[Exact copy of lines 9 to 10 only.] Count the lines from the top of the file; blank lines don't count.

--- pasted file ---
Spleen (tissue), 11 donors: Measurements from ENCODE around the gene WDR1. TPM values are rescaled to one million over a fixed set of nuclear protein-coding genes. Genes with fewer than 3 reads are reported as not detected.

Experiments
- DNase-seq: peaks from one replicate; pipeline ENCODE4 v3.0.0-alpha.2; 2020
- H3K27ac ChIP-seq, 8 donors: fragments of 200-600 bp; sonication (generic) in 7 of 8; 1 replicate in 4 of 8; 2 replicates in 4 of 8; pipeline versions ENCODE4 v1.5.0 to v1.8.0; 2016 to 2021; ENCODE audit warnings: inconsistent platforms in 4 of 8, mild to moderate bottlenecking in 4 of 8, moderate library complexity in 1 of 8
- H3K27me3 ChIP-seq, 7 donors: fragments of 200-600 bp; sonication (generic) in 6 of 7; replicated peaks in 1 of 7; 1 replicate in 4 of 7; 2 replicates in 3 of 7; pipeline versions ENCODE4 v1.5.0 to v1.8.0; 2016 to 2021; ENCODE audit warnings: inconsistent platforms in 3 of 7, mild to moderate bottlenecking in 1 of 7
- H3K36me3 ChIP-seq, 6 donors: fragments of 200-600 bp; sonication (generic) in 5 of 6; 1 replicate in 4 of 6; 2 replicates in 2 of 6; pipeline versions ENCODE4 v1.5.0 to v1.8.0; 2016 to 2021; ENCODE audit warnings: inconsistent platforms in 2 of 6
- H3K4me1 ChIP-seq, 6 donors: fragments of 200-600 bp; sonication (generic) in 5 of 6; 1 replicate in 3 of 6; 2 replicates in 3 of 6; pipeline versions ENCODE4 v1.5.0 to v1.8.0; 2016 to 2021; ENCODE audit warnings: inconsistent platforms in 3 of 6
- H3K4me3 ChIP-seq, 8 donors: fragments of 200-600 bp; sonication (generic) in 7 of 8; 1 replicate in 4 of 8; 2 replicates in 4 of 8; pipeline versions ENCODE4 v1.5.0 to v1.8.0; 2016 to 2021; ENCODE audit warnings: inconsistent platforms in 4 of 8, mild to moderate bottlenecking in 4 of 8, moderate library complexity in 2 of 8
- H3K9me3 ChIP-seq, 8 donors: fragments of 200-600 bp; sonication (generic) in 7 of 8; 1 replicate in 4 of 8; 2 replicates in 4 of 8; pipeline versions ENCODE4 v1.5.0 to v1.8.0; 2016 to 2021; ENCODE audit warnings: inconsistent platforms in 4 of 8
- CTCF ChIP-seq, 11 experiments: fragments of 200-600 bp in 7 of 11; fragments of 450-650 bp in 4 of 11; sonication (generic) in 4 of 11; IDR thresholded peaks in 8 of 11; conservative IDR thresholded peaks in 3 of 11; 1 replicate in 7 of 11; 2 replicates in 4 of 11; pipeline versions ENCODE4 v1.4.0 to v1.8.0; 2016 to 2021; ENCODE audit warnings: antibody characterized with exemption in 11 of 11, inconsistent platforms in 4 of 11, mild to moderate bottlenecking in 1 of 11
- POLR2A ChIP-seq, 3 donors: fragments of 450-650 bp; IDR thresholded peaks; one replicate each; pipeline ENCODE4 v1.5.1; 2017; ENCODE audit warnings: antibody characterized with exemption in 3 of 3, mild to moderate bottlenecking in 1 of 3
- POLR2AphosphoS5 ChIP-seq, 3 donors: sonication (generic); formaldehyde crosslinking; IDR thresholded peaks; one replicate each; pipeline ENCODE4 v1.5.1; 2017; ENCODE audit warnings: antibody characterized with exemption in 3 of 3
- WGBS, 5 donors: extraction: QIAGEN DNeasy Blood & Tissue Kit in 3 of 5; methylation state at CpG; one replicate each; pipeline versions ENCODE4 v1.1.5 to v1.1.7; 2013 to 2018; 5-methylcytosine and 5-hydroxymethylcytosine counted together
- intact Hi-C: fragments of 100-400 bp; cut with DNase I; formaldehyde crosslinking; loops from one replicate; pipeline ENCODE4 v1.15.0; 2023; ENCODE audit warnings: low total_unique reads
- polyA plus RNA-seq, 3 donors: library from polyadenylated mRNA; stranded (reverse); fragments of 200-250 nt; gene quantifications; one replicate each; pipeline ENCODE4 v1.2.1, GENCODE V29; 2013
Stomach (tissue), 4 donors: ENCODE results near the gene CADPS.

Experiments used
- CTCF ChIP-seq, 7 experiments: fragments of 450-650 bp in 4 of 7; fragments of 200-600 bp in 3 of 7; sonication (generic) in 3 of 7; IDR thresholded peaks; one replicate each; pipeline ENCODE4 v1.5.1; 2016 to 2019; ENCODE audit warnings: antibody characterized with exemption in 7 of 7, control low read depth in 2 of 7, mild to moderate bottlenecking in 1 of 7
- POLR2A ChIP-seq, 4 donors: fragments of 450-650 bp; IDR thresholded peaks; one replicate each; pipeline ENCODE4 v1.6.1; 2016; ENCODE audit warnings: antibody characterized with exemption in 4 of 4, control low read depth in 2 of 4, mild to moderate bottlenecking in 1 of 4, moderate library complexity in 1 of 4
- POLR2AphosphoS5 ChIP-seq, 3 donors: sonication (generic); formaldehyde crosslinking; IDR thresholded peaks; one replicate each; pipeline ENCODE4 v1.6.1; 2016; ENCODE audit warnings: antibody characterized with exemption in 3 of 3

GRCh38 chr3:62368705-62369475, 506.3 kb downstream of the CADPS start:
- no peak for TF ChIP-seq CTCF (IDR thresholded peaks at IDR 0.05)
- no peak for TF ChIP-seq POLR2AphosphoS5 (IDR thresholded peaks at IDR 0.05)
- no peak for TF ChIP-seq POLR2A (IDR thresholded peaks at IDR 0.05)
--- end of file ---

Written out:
- H3K9me3 ChIP-seq, 8 donors: fragments of 200-600 bp; sonication (generic) in 7 of 8; 1 replicate in 4 of 8; 2 replicates in 4 of 8; pipeline versions ENCODE4 v1.5.0 to v1.8.0; 2016 to 2021; ENCODE audit warnings: inconsistent platforms in 4 of 8
- CTCF ChIP-seq, 11 experiments: fragments of 200-600 bp in 7 of 11; fragments of 450-650 bp in 4 of 11; sonication (generic) in 4 of 11; IDR thresholded peaks in 8 of 11; conservative IDR thresholded peaks in 3 of 11; 1 replicate in 7 of 11; 2 replicates in 4 of 11; pipeline versions ENCODE4 v1.4.0 to v1.8.0; 2016 to 2021; ENCODE audit warnings: antibody characterized with exemption in 11 of 11, inconsistent platforms in 4 of 11, mild to moderate bottlenecking in 1 of 11